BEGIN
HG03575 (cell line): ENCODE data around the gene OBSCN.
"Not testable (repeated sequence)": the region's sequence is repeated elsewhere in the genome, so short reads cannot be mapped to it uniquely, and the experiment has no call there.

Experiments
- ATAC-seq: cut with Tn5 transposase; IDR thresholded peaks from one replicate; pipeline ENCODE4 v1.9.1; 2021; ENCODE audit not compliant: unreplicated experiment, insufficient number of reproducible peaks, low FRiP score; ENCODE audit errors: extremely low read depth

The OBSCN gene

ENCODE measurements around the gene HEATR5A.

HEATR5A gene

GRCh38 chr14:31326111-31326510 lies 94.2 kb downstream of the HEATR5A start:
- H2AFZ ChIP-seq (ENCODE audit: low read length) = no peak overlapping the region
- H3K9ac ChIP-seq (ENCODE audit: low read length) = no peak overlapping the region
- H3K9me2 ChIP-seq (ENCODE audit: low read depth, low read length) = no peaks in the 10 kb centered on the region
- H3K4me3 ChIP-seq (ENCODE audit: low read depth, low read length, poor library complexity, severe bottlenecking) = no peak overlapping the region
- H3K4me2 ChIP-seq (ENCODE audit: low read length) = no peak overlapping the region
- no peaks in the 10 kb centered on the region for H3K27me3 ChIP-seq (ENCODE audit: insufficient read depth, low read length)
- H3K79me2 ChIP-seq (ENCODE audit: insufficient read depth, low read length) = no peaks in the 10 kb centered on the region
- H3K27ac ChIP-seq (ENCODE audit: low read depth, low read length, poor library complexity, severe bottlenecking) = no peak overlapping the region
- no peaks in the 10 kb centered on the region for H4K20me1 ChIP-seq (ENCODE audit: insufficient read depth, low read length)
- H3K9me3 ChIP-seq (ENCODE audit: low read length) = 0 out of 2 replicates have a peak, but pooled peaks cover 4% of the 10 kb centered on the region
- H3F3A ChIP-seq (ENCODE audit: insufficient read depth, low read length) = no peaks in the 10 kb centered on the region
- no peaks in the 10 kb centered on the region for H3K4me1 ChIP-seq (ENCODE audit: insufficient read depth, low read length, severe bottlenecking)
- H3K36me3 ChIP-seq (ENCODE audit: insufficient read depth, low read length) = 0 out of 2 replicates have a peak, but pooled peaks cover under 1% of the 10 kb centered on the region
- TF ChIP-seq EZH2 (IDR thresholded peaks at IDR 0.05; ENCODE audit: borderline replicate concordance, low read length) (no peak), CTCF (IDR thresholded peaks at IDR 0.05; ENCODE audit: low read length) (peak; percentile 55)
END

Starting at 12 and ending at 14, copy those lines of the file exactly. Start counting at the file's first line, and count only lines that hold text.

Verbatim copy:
- H3K4me3 ChIP-seq (ENCODE audit: low read depth, low read length, poor library complexity, severe bottlenecking) = no peak overlapping the region
- H3K4me2 ChIP-seq (ENCODE audit: low read length) = no peak overlapping the region
- no peaks in the 10 kb centered on the region for H3K27me3 ChIP-seq (ENCODE audit: insufficient read depth, low read length)